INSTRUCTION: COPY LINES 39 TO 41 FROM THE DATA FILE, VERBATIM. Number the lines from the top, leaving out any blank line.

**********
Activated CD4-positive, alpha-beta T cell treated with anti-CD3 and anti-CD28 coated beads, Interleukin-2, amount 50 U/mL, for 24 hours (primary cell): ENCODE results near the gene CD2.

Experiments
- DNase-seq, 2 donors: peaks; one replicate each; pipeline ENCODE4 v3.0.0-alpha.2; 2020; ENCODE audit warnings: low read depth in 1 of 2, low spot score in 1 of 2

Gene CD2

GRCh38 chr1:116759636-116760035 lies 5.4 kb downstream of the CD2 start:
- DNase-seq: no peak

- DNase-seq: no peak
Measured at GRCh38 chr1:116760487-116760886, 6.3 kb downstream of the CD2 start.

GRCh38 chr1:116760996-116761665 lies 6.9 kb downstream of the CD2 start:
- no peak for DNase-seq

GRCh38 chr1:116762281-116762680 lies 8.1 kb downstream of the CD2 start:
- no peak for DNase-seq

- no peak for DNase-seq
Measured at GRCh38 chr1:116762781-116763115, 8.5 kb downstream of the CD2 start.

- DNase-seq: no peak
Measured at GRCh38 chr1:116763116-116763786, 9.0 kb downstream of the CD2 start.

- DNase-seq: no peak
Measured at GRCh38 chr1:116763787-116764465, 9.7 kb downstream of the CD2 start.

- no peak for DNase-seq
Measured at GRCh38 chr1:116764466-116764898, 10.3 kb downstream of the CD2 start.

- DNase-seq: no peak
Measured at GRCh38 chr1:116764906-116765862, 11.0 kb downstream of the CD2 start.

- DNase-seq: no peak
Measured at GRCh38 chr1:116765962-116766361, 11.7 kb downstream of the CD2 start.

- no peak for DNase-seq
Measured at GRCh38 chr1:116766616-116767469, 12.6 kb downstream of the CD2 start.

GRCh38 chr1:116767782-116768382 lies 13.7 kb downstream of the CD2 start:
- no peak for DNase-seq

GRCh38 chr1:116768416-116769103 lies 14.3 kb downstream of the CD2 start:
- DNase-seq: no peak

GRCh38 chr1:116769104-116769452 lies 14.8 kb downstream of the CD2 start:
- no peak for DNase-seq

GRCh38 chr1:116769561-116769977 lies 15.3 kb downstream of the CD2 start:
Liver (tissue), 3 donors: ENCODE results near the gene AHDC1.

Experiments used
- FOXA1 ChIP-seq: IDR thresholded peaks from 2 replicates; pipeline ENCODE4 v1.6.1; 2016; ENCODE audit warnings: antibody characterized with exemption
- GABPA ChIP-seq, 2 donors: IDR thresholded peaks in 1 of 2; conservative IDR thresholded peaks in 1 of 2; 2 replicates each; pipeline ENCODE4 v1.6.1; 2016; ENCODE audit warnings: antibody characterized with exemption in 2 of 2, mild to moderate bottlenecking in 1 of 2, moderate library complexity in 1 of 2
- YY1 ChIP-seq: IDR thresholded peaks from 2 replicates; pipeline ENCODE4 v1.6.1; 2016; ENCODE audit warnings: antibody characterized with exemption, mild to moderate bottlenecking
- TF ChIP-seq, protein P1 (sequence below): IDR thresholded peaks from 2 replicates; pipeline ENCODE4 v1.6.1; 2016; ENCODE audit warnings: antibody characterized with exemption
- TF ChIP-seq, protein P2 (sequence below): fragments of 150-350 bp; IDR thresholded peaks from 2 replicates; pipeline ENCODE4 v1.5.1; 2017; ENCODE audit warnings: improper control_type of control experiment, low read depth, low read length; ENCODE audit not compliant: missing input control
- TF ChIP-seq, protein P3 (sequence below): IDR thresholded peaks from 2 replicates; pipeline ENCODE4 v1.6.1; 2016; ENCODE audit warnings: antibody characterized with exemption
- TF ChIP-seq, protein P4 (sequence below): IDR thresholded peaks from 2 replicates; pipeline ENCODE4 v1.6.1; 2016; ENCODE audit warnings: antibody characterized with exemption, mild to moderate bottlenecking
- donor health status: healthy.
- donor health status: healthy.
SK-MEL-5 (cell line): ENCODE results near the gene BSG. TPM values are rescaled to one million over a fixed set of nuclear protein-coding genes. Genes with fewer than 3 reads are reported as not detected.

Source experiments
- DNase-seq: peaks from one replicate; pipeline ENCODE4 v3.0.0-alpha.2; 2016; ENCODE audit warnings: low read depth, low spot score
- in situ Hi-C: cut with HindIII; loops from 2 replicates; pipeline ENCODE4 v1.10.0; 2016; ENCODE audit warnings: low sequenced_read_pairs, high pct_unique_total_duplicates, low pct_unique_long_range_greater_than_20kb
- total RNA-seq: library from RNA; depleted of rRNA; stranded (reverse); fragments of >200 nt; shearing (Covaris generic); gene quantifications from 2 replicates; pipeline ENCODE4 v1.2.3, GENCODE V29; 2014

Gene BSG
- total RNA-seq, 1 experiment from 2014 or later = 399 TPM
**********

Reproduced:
- TF ChIP-seq, protein P1 (sequence below): IDR thresholded peaks from 2 replicates; pipeline ENCODE4 v1.6.1; 2016; ENCODE audit warnings: antibody characterized with exemption
- TF ChIP-seq, protein P2 (sequence below): fragments of 150-350 bp; IDR thresholded peaks from 2 replicates; pipeline ENCODE4 v1.5.1; 2017; ENCODE audit warnings: improper control_type of control experiment, low read depth, low read length; ENCODE audit not compliant: missing input control
- TF ChIP-seq, protein P3 (sequence below): IDR thresholded peaks from 2 replicates; pipeline ENCODE4 v1.6.1; 2016; ENCODE audit warnings: antibody characterized with exemption